Unique Laws in Puerto Ricoadmin
Among those who opposed the “gag law” was Santos Primo Amadeo Semidey, aka “the habeas corpus advocate.” Amadeo Semidey was an educator, lawyer, and former senator in the Puerto Rico legislature, who clashed with the government of Puerto Rico when the government approved and executed the laws of La Mordaza.  Constitutional law expert Amadeo Semidey immediately filed a habeas corpus lawsuit with the U.S. Supreme Court challenging the constitutionality of Bill 53 and demanding the release of Enrique Ayoroa Abreu, who had been arrested in Ponce. Semidey and other lawyers also defended 15 members of the Puerto Rican Nationalist Party accused of violating Bill 53.  The Supreme Court of the Commonwealth of Puerto Rico is the highest and only court that exists in Puerto Rico under a constitutional mandate. It interprets the Constitution and analyzes the constitutional validity of laws passed by the Legislative Assembly as well as official acts of other branches of government. The Supreme Court is the third level of the courts; it is a court of appeal after the Court of First Instance and the Court of Appeal. It has a Chief Justice and eight associate judges, whose constitutional term lasts until the age of 70. Under that statute, the laws of Puerto Rico would continue to be subject to approval by the United States federal government.  The status of the Estado Libre Associado displeased many supporters of Puerto Rican independence, as well as those who advocated the island`s admission as a state of the United States.  [Page needed] Penal Code: Puerto Rico has had a penal code since 1879.
The current Code, established by Law No. 146 of 30. July 2012 and amended, defines new offences in accordance with newly created laws and jurisprudence. See Penal Code (in Spanish). I think six months is a reasonable amount of time. You already know a lot about Puerto Rico. This island is very interesting. #6 – I never thought the drinking age would be any different as they are still part of the United States! In fact, many of these facts surprised me. I think I just assumed, since they are part of the United States, that their laws and practices would be quite similar to those on the continent. Thanks for sharing! Municipal Code: This code was created by Law No. 107 of the Legislative Assembly of Puerto Rico of August 14, 2020.
This law repealed several laws relating to Puerto Rico municipalities that had been in effect since the beginning of the 20th century under Article 1 of the Constitution of Puerto Rico. Topics include self-sufficiency, taxes, housing, sports facilities, debt and regulation. See Municipal Code (in Spanish) Note: In Louisiana, the laws are a little more lenient. No official rule against tinctures of ducklings, goose chicks, chicks or rabbits unless you sell them. These are interesting facts. They remind me of many laws in many African countries. The police lights seem to confuse people (tourists). Many of Arizona`s best-known “stupid laws” have been debunked by Arizona historian Marshall Trimble. However, he checks it out. And that`s not really stupid – it only applies to certain types of “protected native plants.” However, given the inhospitable climate in Arizona for any plant life, why would you want to shoot down a cactus? Ideally, wherever you are, you deserve some kind of basic dignity. But only nation-states can agree on laws. Therefore, international human rights law does not apply to the high seas.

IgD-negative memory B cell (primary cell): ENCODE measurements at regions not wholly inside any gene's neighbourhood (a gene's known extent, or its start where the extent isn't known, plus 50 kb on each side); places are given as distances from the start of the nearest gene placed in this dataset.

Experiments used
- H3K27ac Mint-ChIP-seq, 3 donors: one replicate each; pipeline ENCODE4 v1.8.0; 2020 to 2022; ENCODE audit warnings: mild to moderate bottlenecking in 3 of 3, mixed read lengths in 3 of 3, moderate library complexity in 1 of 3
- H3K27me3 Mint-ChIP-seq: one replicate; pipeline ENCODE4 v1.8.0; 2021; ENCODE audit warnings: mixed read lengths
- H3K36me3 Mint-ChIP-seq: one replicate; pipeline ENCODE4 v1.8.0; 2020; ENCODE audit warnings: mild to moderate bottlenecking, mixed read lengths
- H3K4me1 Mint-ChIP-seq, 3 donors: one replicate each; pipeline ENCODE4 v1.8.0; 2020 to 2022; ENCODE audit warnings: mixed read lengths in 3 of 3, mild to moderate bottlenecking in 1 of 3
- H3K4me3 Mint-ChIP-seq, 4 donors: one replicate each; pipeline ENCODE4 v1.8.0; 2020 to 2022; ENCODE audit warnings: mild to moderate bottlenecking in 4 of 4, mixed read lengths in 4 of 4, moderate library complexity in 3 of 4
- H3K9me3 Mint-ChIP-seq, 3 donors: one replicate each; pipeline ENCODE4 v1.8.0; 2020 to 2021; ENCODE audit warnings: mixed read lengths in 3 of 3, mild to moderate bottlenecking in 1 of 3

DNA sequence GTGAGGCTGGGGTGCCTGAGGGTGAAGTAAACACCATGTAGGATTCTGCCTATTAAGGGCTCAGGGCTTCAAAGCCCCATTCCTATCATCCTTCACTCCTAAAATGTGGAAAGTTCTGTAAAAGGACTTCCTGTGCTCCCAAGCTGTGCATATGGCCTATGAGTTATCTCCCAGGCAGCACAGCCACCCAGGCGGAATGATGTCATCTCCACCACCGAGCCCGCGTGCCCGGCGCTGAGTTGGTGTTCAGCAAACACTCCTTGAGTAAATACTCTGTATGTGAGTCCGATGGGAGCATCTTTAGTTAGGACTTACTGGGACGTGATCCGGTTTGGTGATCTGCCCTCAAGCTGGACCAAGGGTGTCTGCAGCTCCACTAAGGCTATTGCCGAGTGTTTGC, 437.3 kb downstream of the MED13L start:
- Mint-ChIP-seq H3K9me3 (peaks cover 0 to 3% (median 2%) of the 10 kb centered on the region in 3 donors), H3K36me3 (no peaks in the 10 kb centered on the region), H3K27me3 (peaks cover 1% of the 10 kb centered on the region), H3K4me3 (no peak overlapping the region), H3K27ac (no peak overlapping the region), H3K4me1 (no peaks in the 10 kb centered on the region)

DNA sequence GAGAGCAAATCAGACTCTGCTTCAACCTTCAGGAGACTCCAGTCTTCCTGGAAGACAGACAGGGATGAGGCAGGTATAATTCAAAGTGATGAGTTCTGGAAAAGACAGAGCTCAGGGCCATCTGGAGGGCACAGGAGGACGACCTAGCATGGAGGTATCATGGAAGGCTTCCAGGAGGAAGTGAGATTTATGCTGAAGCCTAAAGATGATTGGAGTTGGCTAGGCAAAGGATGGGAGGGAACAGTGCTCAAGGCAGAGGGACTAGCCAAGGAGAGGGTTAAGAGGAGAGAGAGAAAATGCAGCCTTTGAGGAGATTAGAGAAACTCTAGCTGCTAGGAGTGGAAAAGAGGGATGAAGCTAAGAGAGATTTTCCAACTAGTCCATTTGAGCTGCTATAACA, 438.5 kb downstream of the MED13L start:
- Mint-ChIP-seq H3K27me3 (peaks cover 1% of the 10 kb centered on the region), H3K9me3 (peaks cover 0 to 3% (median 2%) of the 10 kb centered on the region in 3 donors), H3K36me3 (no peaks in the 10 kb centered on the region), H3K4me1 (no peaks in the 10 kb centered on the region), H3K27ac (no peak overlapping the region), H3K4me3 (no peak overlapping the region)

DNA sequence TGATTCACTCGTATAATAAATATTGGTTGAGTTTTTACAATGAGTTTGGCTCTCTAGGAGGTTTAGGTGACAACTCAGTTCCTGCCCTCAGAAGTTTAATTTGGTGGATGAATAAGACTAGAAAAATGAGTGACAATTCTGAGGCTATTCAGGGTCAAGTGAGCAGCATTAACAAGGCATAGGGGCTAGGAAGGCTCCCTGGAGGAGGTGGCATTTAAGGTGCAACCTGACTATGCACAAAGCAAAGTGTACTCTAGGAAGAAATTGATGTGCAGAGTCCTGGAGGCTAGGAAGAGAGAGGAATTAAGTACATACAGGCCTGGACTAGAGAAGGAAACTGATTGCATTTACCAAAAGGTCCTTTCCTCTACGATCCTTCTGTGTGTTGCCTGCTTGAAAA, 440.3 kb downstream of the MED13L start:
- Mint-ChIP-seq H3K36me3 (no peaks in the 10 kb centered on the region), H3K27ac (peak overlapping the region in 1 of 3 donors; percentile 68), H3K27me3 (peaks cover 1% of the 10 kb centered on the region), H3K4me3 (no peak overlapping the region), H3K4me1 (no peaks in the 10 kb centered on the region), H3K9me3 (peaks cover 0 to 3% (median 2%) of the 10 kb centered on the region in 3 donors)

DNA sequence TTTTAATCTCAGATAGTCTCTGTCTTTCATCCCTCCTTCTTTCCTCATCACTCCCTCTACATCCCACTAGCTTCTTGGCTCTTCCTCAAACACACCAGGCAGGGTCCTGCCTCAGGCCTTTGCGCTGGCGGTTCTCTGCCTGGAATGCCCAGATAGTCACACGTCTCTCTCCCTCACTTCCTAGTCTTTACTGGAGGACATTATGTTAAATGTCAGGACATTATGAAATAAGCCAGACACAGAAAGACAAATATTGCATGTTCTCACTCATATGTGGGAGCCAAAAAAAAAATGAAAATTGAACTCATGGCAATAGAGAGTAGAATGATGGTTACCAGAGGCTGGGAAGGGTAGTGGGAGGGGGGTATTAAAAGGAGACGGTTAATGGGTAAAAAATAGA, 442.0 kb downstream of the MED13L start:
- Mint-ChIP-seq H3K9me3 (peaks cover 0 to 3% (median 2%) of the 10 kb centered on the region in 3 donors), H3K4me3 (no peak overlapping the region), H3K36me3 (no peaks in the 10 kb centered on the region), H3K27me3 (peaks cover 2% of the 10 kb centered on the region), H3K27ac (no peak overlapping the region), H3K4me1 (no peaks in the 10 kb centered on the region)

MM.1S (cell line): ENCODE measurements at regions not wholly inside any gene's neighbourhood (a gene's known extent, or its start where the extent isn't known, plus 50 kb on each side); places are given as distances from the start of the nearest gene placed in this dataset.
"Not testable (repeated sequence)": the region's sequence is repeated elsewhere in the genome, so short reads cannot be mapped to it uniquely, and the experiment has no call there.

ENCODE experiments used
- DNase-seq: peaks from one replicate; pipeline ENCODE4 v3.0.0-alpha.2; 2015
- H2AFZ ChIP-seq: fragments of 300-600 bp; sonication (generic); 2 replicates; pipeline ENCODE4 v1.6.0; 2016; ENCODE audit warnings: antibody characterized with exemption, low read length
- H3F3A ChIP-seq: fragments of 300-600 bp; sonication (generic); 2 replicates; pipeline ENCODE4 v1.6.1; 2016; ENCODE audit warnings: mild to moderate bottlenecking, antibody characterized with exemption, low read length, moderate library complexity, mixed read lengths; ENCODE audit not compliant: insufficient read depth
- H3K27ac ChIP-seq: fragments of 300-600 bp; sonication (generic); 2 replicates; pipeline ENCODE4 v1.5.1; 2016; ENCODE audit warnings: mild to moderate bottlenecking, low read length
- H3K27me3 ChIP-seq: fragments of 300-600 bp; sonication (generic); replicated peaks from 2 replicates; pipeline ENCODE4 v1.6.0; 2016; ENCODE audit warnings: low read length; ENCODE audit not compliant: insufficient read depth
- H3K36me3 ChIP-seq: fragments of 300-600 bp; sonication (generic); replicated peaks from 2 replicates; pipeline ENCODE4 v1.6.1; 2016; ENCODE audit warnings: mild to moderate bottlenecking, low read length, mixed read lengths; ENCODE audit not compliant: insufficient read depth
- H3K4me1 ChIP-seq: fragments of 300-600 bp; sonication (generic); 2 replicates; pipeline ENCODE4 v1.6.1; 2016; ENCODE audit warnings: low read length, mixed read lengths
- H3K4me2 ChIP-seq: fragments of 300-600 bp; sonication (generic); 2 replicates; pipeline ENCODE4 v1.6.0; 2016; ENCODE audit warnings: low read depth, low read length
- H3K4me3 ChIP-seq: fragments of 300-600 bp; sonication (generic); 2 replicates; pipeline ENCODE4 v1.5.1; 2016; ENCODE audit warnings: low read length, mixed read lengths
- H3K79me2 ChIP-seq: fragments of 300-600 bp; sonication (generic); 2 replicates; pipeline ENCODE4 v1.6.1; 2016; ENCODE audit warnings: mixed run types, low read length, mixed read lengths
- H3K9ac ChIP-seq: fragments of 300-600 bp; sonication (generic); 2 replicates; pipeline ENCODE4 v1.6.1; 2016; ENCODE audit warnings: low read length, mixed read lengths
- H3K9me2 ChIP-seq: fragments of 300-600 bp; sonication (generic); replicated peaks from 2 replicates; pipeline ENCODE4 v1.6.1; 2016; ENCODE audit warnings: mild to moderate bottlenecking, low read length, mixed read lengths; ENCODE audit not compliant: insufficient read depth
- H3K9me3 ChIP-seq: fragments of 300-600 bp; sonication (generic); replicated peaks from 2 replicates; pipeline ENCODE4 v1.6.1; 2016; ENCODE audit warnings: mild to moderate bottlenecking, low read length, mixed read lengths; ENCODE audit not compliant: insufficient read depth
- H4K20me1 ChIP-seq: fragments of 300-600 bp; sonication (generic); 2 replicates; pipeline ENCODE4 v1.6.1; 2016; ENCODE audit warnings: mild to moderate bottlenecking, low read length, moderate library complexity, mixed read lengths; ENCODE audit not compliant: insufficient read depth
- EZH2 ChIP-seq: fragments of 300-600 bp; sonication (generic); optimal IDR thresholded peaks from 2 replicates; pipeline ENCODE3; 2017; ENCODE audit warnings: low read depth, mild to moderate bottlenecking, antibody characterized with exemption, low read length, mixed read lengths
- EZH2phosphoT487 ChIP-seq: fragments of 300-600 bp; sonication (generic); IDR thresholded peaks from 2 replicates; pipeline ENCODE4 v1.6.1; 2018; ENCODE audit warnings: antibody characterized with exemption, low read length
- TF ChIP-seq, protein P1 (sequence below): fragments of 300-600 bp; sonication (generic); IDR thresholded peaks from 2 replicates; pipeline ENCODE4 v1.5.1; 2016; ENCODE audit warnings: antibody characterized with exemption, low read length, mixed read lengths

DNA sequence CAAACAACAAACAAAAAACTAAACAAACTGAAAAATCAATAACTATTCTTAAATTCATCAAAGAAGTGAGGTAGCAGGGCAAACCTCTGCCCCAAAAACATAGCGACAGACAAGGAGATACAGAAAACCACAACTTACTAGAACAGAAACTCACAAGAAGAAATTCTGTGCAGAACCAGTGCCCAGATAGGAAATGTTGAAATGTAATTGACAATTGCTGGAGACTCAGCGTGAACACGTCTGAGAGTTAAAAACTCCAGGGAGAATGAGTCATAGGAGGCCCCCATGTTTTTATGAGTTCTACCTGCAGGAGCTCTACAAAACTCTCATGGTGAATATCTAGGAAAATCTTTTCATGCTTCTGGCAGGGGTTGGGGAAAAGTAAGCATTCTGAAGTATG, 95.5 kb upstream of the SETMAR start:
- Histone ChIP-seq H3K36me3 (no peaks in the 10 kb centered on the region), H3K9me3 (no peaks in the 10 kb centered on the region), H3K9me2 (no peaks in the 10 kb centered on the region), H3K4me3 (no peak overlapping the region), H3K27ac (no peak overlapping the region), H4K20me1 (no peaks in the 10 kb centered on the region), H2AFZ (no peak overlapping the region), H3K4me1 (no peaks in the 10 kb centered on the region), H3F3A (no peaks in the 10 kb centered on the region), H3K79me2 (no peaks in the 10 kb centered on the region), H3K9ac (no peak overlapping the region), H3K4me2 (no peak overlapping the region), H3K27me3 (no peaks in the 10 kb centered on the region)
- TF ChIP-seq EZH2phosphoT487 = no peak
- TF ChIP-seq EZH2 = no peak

Anarchy dominates most of the earth`s surface. The results are not pretty. In the middle of the ocean, far from the shore, there is no human dignity. It`s better to know than to talk to the cops, say. So here is a list of obscure and strange law beginners that you should always follow when exploring the United States from A. Under the Legislative Assembly, but independently, there are other offices created by the Constitution and/or special laws of the Commonwealth of Puerto Rico. The island of Puerto Rico, under Spanish sovereignty, was governed mainly by the compilation of the laws of India, Fuero Juzgo, Fuero Real, the compilations of the laws of 1805, the Seven Partidas and various royal cedulas and decrees issued by His Majesty the King of Spain and/or the Governor of Puerto Rico. The only Puerto Rican constitutional periods under Spanish rule were the two times the 1812 constitution was in effect, between 1812-1814 and 1820-1822.
Since 1837, the Spanish constitutions of 1837, 1845, 1869 and 1876 declared that Puerto Rico, Cuba and the Philippines were governed by special laws, which were the laws of India and other laws mentioned above. The Spanish Civil Code of 1889 with some amendments and additions was in force from 1889 to 2020. The executive branch, similar to the 50 U.S. states, is governed by Article IV of the Constitution. It is headed by the governor, elected by direct universal suffrage.  The candidate must be at least 35 years old, a U.S. citizen and a citizen and resident of Puerto Rico for at least five years prior to the election.  Like the President of the United States at the federal level, the Governor of Puerto Rico can execute legislation, convene the legislature, appoint government officials in accordance with the law, approve veto laws, and create and modify agencies. Tax Code: This code was published in 2011 and amended by Law No. 173-2020. Includes tax laws relating to income tax, inheritance and gift tax, excise tax, sales and use tax, liquor tax, taxpayer bill of rights and by-laws.
See Internal Revenue Code 2011 (in Spanish). Office of Legislative Services (Oficina de Servicios Legislativos): This office supports the work of the Legislative Assembly of Puerto Rico and is the local version of the Library of Congress.